The communication revolution
Egypt: exploring a new point of view
The ability to collaborate around a shared belief in the stories that unite us, has allowed human beings to work together in ways that no other species is capable of.
From the earliest cave paintings, human beings have tried to reach beyond the present moment, to pass their stories and knowledge on to future generations across time and space. By giving material form to the common spoken word, we achieved this for the first time. The written word was the very first version of information technology, and it has revolutionised our world.
The earliest examples originated in the strip of land stretching from the Nile up into the fertile crescent, an inverted U-shape of land that hugs the Mediterranean coast, curving east through northern Syria and down to the Persian Gulf.
From Sumerian Cuneiform to Egyptian Hieroglyphics, early texts consist of records the heart of our early communities, trade and civic administration. From notes on the source of warehouse items to economic investments, these examples illustrate the power of the written word to facilitate collaboration on a whole new scale. This new technology enabled the rapid growth of early cities and nations and their organized economic exchange.
When we think about the impact that these early information systems had on the way we work together, it is perhaps unsurprising that ancient civilisations revered the written word as sacred, a ‘language of the gods’. In ancient Egypt, Hieroglyphics were said to have been created by the god of knowledge Thoth, and were vital in the fulfilment of the most important royal rituals as well as the administration and preservation of their reign.
Today, millions of hieroglyphs in sacred texts, sarcophagi, tombs, and monuments remain, a testament to our early attempts to connect to each other and to future generations through shared human knowledge, myths and stories.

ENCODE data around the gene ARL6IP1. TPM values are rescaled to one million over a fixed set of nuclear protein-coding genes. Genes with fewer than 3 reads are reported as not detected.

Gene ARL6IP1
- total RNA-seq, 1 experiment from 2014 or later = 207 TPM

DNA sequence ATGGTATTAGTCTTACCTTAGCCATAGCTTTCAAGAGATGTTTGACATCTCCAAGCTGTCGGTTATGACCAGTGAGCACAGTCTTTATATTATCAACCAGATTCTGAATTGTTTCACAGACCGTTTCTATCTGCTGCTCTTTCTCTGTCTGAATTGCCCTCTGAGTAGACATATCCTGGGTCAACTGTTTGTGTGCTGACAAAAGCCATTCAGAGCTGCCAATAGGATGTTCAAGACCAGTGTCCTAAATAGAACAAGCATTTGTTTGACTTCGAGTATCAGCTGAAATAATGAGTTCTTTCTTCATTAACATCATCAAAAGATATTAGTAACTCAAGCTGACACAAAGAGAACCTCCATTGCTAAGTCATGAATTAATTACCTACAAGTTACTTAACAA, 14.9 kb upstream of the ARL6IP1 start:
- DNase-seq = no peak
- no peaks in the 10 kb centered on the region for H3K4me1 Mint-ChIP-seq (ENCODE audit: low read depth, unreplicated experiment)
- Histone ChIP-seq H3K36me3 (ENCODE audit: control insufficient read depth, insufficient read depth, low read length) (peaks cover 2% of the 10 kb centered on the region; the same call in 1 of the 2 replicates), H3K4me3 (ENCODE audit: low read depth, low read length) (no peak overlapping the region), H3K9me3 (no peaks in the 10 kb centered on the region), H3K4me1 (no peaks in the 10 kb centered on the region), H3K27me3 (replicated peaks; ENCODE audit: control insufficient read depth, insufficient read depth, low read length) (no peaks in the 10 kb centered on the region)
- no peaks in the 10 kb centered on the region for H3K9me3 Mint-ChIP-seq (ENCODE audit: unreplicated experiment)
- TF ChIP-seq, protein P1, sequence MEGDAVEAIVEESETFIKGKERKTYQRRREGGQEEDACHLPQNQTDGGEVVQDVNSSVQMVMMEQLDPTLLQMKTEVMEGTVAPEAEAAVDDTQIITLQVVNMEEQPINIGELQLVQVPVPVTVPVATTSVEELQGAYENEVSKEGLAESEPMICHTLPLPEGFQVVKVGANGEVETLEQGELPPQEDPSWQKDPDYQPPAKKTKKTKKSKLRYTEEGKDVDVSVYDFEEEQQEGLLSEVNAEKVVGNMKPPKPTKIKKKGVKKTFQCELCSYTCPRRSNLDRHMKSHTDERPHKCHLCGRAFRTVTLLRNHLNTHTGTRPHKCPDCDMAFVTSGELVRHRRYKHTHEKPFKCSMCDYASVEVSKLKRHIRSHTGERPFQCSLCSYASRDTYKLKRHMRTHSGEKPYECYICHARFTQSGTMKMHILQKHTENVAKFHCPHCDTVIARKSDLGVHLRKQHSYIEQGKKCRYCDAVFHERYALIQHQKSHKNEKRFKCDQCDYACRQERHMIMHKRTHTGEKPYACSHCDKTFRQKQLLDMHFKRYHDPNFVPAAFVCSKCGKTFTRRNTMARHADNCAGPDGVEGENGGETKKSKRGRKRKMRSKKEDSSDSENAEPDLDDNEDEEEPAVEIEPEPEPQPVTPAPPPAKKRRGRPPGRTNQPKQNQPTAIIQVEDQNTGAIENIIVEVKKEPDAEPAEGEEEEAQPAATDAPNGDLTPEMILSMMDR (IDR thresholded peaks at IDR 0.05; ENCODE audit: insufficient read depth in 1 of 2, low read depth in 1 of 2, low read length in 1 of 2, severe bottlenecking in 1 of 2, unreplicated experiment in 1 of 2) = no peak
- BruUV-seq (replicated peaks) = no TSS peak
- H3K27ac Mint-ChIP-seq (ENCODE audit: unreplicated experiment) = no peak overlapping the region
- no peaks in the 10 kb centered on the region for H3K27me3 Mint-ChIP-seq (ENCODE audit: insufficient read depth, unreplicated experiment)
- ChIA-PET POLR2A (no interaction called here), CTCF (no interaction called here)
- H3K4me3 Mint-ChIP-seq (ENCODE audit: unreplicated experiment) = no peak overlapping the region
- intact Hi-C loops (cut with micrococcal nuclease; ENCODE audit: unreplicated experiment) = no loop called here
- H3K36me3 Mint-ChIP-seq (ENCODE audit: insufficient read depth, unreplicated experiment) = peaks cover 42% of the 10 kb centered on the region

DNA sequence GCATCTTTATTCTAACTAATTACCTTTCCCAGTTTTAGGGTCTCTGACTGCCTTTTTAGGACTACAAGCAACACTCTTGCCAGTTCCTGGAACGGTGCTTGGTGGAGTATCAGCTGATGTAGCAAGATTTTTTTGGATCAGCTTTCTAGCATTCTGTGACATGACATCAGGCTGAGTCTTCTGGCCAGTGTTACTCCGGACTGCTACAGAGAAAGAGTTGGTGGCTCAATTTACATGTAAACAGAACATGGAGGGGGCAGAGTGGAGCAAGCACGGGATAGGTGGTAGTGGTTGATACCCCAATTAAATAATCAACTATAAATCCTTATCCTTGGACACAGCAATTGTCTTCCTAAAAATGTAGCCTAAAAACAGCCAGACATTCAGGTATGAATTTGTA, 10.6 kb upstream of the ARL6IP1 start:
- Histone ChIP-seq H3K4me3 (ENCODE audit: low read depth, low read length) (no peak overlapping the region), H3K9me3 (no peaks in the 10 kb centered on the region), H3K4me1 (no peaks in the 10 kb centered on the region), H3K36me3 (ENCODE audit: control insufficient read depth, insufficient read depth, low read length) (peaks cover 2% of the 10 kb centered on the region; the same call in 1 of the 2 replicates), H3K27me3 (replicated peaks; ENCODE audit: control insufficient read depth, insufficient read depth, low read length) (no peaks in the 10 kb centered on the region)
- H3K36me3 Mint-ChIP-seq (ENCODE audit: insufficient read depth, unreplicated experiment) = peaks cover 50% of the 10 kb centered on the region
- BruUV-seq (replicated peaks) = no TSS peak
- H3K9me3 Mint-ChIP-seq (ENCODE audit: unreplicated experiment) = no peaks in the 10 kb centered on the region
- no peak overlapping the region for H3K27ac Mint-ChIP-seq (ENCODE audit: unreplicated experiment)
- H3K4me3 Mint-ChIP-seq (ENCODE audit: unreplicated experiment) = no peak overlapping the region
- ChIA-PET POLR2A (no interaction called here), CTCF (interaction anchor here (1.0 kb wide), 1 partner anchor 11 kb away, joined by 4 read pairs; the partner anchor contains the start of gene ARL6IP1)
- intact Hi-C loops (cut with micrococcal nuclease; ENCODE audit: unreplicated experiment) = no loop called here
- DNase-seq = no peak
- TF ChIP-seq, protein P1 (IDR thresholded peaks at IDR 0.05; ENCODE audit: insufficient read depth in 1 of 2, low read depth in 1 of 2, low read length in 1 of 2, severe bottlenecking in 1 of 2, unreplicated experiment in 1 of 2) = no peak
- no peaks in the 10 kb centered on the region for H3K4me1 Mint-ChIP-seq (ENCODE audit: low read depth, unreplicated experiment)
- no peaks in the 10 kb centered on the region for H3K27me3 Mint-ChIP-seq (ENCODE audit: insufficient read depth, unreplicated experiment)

From these early ledgers, the written word took centuries to adapt to what we now regard as its primary function: the encoding of continuous speech. Even as the written word evolved from pictorial to phonetic representations of the world around us, in ancient civilisations it remained the purview of a privileged few.
Today, much of the world communicates across time and space democratically, easily and rapidly without much thought to its true power. From hieroglyphics to code, the major advancements in how we use and share language that have given human beings their quantum leaps forward towards the future.
Huawei’s mission and vision to connect the world has led them to build over 35,000 base stations in Egypt, connecting over 59 million people. By building connectivity to even the most unexpected locations, Huawei is committed to providing the power of digital transformation to every person on earth.
Exploring a new point of view
As our world becomes more connected, the power to pursue opportunities, unleash potential and achieve equality becomes easier to access. Huawei’s technologies connect 1/3 of our planet, across over 170 countries, helping corporations, families and individuals to discover new and great possibilities. It is with this belief in mind that our vision & mission is clear: to bring digital to every person, home and organisation for a fully connected, intelligent world.